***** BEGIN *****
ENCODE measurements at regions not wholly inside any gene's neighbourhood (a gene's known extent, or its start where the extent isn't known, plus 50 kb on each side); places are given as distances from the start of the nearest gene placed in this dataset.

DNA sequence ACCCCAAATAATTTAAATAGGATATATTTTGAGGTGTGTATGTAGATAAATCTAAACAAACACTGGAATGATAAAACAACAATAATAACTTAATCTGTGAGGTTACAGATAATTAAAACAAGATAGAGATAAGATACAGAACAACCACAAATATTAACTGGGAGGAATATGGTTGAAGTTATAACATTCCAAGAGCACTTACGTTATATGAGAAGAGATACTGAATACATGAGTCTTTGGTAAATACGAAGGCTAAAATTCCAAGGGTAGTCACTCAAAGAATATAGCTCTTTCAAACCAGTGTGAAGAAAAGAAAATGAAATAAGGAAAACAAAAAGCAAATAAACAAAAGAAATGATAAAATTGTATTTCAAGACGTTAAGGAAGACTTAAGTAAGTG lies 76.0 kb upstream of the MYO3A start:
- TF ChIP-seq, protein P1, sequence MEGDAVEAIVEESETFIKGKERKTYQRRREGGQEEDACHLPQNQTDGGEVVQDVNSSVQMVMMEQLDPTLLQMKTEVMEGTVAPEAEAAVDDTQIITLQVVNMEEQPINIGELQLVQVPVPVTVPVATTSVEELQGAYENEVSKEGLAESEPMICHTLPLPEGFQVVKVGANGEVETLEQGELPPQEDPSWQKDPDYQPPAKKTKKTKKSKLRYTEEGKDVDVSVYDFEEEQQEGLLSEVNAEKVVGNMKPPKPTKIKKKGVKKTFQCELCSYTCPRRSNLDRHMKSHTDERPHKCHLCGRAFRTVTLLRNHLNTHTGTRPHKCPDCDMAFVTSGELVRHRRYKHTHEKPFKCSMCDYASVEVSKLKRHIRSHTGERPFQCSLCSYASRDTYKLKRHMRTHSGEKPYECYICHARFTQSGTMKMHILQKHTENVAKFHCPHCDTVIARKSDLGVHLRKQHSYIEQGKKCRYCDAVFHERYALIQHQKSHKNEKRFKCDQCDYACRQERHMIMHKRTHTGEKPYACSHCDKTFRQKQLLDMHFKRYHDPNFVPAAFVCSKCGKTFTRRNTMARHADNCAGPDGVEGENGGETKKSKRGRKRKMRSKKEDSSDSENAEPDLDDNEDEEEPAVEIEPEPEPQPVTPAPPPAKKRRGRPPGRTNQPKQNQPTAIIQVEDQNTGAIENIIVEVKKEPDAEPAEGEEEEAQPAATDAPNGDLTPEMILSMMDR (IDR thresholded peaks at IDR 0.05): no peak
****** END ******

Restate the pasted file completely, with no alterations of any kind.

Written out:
ENCODE measurements at regions not wholly inside any gene's neighbourhood (a gene's known extent, or its start where the extent isn't known, plus 50 kb on each side); places are given as distances from the start of the nearest gene placed in this dataset.

DNA sequence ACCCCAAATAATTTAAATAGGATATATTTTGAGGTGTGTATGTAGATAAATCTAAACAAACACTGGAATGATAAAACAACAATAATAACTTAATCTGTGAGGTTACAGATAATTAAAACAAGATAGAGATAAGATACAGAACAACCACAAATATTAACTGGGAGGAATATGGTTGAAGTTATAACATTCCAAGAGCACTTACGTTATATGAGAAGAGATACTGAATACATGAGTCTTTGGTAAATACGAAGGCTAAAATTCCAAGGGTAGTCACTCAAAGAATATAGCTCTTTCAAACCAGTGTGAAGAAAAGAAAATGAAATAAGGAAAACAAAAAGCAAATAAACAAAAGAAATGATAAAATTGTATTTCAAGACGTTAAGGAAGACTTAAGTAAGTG lies 76.0 kb upstream of the MYO3A start:
- TF ChIP-seq, protein P1, sequence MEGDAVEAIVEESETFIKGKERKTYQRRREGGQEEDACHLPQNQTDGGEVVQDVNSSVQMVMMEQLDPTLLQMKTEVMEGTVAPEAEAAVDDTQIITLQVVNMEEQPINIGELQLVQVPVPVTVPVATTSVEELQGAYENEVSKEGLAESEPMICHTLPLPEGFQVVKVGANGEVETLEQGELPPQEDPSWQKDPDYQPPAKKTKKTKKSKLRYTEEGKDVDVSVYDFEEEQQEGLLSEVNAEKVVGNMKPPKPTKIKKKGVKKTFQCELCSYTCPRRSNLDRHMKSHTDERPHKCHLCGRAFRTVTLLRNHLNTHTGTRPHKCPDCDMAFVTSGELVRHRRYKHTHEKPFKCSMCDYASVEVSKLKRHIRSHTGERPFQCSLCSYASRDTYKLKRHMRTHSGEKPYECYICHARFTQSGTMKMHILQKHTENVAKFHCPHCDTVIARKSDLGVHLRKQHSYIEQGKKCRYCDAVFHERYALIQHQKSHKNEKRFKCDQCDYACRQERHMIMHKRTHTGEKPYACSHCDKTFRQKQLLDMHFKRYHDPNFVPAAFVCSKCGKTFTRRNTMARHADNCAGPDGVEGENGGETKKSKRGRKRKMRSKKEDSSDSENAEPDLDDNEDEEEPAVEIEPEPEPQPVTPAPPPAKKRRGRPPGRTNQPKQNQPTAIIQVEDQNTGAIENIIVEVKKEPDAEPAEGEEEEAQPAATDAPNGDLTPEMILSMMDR (IDR thresholded peaks at IDR 0.05): no peak